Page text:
Psychology

Enterprise 2.0 and Human Psychology

The first time I met his ghost was in 2003. I had just returned from to my organisation after spending the last six months in Business School in England.

I returned with my analytic skills sharpened and my head full of new ideas and theories. Ready to innovate.

I had just completed a two month project to develop a executive information dashboard for the top leaders of the organisation. It was time to present my proposal to the CIO who was responsible for the funding.

After I was finished the presentation to the CIO, he leaned back, took a breath and said:

' Do you think there is a good ROI for this project ?'

'Absolutely, I am convinced this will lead to improved decision making quality and save time' I responded.

' But...can we point to an improvement on bottom line from this saved time.. in euros ?'

Mmmm errr...my heart sank, I knew I could surely do this, but what about the other aspects: decision quality, effectiveness, motivation ? What happened to all the modern psychology and human relation theories I learned about ?

It was at this point I saw the ghost of Henry Ford whisper in the CIO's ear : 'Making widgets, that is what is all about, making widgets'

Fast forward to 2008, Web 2.0, Facebook, Twitter, Crowd Sourcing, Enterprise 2.0 the buzz words are never ending.

I met the ghost more frequently now and he still whispered about widgets, and not much has changed. In fact, in some ways the financial crisis has made matters worse, project 'death by business case' is common. Despite this, I have spent the last number of years trying to incorporate various aspects of online collaboration into my organisation - project collaboration rooms, micro-blogging, new 'social' intranets - with little success.

After much frustration and much less hair, I am convinced the issue boils down to one thing:

Many organisations do not understand human dynamics and psychology.

Awareness of human psychology as it applies to work has evolved at a snails pace while technology flies by it at the speed of light

What’s taking so long?

Part of the story starts back in 1911 when Frederick Taylor – the “father” of professional management as we know it, propelled his ideas for advancing worker “efficiency.” The Taylor method prescribed a clockwork world of tasks timed to the hundredth of a minute, of standardized factories, machines and people. Naturally, ordinary workers resented having to work faster than they thought was healthy or fair.

At the time little was known or considered at the time about the “human dynamics” of workers and modern psychology was still in its infancy. In fact, it seems that the “human side” of worker’s needs was viewed as rather inconvenient by some of the industrial leaders of the time.  Surely, the inner workings of the human being were a nuisance at best to people like Henry Ford (the man not the ghost) who complains, “Why is it when I need a pair of hands I have to get the whole man?”. This way of thinking has permeated organisation so much that there is term to describe this thinking, Fordism, and the ghost of Henry Ford was born.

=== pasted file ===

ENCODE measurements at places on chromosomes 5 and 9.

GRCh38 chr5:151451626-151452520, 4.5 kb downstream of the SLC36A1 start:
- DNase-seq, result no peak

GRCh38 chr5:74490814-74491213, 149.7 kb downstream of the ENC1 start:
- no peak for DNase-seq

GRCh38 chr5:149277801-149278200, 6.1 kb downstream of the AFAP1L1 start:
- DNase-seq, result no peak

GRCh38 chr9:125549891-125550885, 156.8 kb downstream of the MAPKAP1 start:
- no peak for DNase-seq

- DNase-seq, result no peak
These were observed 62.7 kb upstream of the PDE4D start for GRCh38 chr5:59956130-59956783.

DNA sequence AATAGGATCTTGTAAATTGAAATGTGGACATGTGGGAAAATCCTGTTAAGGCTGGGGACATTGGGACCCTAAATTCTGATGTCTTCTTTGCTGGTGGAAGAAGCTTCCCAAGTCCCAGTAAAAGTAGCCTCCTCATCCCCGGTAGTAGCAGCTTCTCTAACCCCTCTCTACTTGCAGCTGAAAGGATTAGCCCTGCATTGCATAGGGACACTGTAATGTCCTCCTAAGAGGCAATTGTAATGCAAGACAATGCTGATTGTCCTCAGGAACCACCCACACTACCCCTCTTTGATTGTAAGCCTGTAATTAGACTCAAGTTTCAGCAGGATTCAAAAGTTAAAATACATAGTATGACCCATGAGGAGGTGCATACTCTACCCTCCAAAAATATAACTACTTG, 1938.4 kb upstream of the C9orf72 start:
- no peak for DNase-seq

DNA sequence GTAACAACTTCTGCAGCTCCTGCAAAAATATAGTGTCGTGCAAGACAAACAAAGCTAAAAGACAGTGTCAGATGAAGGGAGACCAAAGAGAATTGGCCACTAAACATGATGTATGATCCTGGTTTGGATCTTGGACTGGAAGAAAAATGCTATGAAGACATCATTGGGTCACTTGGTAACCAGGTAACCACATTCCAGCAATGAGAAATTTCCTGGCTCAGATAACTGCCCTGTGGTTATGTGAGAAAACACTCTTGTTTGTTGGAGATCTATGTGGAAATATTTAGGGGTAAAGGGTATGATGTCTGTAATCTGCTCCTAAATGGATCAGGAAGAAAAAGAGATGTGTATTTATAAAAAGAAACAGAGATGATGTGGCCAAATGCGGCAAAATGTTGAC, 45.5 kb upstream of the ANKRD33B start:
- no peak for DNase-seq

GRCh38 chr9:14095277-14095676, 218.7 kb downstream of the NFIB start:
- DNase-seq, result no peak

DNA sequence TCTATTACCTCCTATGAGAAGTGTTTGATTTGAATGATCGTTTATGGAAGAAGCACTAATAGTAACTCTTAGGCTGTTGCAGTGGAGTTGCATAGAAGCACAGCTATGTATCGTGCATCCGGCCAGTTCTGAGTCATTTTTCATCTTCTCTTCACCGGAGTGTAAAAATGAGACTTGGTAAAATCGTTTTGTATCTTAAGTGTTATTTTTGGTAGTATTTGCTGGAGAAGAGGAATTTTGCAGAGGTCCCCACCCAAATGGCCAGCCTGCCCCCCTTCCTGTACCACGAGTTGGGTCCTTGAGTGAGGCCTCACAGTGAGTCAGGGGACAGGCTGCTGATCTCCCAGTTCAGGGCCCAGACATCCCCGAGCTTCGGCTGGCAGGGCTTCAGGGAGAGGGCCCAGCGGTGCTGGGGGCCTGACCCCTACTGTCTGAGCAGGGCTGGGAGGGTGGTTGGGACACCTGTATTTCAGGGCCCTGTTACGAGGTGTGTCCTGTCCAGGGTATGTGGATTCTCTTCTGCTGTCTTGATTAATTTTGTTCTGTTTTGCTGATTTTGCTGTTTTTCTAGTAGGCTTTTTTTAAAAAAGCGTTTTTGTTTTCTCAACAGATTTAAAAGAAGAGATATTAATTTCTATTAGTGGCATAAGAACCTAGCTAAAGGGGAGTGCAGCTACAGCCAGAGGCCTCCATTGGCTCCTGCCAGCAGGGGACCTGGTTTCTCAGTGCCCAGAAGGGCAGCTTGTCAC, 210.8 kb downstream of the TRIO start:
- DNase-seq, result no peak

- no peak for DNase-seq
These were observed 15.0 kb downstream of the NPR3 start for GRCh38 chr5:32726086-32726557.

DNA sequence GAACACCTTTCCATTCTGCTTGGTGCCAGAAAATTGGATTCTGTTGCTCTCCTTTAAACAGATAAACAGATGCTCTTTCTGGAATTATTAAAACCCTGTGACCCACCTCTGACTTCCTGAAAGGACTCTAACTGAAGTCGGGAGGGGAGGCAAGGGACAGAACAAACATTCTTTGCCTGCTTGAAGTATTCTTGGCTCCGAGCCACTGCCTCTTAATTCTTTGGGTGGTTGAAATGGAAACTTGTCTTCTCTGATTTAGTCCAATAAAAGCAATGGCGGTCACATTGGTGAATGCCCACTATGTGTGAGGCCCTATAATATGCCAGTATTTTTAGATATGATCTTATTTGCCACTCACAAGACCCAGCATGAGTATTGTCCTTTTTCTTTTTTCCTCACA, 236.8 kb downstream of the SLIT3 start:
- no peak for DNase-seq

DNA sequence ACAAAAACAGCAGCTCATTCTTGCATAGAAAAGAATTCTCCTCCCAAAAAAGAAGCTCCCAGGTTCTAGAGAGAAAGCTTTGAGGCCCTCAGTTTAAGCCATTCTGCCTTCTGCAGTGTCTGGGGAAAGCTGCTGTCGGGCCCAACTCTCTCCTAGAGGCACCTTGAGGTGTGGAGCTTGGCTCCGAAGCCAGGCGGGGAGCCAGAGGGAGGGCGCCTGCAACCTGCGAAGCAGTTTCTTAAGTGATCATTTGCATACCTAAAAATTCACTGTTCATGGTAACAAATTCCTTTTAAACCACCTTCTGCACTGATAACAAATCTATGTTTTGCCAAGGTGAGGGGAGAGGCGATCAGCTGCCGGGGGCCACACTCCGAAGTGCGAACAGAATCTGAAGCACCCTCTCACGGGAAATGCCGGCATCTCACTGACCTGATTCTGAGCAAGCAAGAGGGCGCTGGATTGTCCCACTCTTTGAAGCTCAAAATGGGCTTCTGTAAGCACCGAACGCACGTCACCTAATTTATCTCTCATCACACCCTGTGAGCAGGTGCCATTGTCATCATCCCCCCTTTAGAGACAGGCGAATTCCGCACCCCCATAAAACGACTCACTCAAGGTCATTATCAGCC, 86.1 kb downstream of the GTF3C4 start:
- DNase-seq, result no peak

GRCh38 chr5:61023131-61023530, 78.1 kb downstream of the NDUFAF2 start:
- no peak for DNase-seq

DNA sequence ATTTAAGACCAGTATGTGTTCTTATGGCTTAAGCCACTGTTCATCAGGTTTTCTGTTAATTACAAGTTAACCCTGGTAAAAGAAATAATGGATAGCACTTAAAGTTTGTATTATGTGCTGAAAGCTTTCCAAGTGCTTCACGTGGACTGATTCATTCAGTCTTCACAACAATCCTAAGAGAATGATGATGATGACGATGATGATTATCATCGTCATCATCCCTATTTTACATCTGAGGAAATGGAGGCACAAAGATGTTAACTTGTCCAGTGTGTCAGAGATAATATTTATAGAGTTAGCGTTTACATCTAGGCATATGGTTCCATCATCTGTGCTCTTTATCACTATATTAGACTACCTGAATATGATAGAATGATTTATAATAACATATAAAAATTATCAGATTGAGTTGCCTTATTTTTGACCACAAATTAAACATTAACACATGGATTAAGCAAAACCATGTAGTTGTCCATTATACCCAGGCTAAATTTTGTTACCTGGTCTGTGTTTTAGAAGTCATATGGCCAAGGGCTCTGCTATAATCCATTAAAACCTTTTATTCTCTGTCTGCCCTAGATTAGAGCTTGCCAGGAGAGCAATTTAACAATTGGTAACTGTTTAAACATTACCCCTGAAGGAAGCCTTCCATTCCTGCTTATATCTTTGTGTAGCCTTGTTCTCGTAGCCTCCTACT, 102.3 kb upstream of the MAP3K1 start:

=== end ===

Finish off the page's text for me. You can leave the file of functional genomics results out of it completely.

Sadly, the machine metaphors of Taylor and Ford still guide many of the underlying processes of the modern workplace. The command and control thinking and practices implemented during that time are still driving the management behaviors of most business leaders today. The ghost walks among them and is strong.

Despite the last 50 years of business education, and the shear numbers of MBA's in the working world now, change has been surprisingly slow.

What Business Says It Needs

When you ask business leaders what is needed to survive and thrive in today’s complex economic and global marketplace, the list is long – leadership, creativity, collaboration, innovation, motivation, trust, teamwork, partnerships, learning organizations, rationality, quality decision-making and problem solving skills, accountability and resiliency. But even though there is often consensus on what’s needed – there doesn’t appear to be any real understanding of how you get these things from people  – or where they even come from.

The concept that many of these goal can be achieved through a more open, transparent organisation that supports idea sharing and collaboration is evidently extremely hard to accept.

What’s even more baffling is that many business leaders don’t even recognize the need to understand how people function – what makes them tick.  These management mindsets are completely out of step with the growing body of science of the past two decades that illuminates the how and why of what we think, feel and act. This despite large HR departments whose goal it is to manage this 'asset' of the orgnanisation - the people.

The amazing information coming from research on neuroscience, physiological responses and emotional processes form the basis of a new blueprint that should be driving every management model.

This is where Enterprise 2.0 technologies can come into the picture. Organization's must approach these types of systems the same they way they would any other - with long term commitment and consistent strategy.

Unfortunately – most managers are still operating out of the old, ineffective, unproductive models that have shaped how we “manage” people.

This thinking has resulted in corporate cultures and organisation that do not support Enterprise 2.0 efforts.

Until this changes - social technology use in the organisation will be muddled, slow and ripe for failure.

Despite all of this I am positive and will keep on going. Join me.

PS: To give yourself (or any organisational executive) a crash course describing the most relevant research around human psychology and motivation, I can recommend Dan Pinks lastest book -Drive.

#1 Our Brains are Addicted to Information